Many advancements have been made in the treatment of cancer and recovery rates have improved overall. Unfortunately, this is not true of lung cancer. The survival rate is basically unchanged over the last 40 years. When a patient is in the final stages of lung cancer, the patient is likely to feel significant pain and medication is recommended to alleviate the suffering.
The final stages of lung cancer are likely to be quite painful. A Harvard Medical School study showed that 40 per cent of all lung cancer patients were in "serious" pain over the last three to six days of their life. That pain can be controlled with medication like morphine.
There is significant function loss over the last three to six months of life as lung cancer advances to its final stages. Coughing jags are particularly draining over time and each coughing episode is likely to force the individual to a position of rest and force them into a non-functioning state.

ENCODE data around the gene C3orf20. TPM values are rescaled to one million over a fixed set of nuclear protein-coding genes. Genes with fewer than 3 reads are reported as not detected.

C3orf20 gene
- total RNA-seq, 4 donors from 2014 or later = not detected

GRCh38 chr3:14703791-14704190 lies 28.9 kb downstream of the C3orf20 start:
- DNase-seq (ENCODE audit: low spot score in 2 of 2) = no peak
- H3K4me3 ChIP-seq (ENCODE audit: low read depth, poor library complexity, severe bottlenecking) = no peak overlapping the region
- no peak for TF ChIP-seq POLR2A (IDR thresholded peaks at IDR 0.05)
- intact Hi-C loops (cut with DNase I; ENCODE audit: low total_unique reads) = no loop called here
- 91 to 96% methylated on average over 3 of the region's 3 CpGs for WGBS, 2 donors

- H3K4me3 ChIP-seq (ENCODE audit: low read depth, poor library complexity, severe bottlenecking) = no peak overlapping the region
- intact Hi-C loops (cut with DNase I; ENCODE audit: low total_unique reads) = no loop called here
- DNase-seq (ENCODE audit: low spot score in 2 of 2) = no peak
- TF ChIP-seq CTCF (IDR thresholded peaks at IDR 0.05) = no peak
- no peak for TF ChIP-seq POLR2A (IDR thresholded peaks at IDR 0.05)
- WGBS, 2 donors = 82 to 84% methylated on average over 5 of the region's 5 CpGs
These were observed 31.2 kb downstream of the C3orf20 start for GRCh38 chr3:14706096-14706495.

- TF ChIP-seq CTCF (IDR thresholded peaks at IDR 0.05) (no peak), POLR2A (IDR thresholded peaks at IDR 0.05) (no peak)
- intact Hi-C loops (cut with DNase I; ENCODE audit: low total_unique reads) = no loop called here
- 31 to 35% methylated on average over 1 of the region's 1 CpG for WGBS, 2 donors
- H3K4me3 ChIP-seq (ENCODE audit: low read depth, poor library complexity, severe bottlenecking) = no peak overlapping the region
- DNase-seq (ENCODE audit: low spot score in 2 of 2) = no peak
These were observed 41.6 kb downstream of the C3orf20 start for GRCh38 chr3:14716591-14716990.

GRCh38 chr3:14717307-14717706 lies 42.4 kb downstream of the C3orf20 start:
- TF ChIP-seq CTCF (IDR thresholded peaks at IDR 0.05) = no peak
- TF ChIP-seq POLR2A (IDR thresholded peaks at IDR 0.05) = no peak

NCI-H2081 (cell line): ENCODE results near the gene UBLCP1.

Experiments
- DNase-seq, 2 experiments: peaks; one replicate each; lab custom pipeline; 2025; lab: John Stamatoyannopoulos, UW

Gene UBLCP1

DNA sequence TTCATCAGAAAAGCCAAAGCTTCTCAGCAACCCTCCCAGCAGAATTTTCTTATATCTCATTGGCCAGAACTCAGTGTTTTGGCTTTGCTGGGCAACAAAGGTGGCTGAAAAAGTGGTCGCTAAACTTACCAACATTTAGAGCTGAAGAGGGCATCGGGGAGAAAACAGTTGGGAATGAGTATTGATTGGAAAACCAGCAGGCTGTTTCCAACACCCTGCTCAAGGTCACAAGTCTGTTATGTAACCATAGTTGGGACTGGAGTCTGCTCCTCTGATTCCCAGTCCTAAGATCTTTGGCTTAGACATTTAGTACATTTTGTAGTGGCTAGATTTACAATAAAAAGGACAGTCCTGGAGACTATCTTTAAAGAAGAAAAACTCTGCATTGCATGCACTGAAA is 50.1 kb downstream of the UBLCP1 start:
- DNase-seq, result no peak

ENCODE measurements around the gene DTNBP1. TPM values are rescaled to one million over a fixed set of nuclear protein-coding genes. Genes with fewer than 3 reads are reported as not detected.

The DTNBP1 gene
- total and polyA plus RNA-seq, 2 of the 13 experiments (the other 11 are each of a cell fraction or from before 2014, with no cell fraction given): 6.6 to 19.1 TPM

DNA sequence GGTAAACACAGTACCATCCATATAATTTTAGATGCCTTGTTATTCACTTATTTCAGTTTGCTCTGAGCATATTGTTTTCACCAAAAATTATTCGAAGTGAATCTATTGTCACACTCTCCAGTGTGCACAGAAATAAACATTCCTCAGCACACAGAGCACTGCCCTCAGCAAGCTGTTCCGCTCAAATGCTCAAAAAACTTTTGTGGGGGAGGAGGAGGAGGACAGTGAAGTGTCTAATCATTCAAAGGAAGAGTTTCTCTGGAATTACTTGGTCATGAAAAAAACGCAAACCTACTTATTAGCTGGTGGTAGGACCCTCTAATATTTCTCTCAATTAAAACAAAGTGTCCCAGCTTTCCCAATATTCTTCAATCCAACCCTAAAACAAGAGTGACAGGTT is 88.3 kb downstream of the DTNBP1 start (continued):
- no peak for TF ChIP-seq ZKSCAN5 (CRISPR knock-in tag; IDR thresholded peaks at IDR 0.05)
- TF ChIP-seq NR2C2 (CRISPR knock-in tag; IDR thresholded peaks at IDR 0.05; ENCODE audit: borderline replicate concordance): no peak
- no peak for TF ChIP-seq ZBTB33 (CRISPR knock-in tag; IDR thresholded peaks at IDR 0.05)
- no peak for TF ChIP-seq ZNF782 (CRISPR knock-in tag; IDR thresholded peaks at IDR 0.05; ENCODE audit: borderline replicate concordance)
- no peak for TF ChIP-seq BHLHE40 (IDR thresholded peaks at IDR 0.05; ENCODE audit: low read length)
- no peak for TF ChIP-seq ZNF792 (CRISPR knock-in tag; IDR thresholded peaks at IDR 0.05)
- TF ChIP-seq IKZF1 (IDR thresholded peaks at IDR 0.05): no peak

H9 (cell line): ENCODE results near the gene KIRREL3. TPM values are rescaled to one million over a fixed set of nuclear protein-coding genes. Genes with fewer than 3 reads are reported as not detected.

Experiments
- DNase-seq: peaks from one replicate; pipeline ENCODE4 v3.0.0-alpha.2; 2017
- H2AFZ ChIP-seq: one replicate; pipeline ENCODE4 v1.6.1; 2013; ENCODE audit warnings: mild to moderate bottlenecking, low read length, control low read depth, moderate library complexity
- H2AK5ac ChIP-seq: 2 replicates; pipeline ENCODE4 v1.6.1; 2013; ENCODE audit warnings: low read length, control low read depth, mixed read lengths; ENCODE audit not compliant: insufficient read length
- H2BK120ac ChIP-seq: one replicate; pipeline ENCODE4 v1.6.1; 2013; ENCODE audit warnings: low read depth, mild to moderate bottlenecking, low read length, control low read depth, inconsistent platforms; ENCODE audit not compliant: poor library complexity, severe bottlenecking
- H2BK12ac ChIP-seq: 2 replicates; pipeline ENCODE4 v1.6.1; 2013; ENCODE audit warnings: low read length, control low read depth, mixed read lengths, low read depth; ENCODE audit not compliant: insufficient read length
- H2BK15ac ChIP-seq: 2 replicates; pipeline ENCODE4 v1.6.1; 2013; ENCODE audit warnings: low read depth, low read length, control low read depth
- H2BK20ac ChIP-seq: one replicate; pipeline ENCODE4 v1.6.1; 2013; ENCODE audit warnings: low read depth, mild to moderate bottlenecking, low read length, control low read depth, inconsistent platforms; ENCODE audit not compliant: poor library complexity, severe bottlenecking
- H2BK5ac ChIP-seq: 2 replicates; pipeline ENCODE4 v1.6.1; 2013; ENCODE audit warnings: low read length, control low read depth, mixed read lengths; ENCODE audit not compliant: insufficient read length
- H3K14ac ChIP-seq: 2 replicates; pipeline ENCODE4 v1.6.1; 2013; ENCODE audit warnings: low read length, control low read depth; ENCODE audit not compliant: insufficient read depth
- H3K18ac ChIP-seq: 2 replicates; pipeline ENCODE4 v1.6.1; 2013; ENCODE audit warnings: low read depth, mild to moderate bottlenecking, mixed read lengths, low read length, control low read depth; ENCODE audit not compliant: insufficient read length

It might be expected that depression would be a major issue to an individual in the final stages of lung cancer. This has not been the case. In the final three months of life, patients are much more interested in comfort over life extension. Many of these patients (two-thirds in the Harvard study) wanted to forgo resuscitation and simply wanted to be comfortable.
In the final stages of lung cancer, mental acuity is no longer possible. Individuals may not see a loved one or family member who is standing right in front of them and conversations may be impossible. There may be a few moments of clarity, but they will come and go quickly and without any signs.
In the final hours of lung cancer, the patient's breathing patterns change dramatically. Instead of breathing in and out in a rhythmic patter, there will be five or six quick breaths followed by no breathing at all. This pattern may continue until the patient takes his last breath.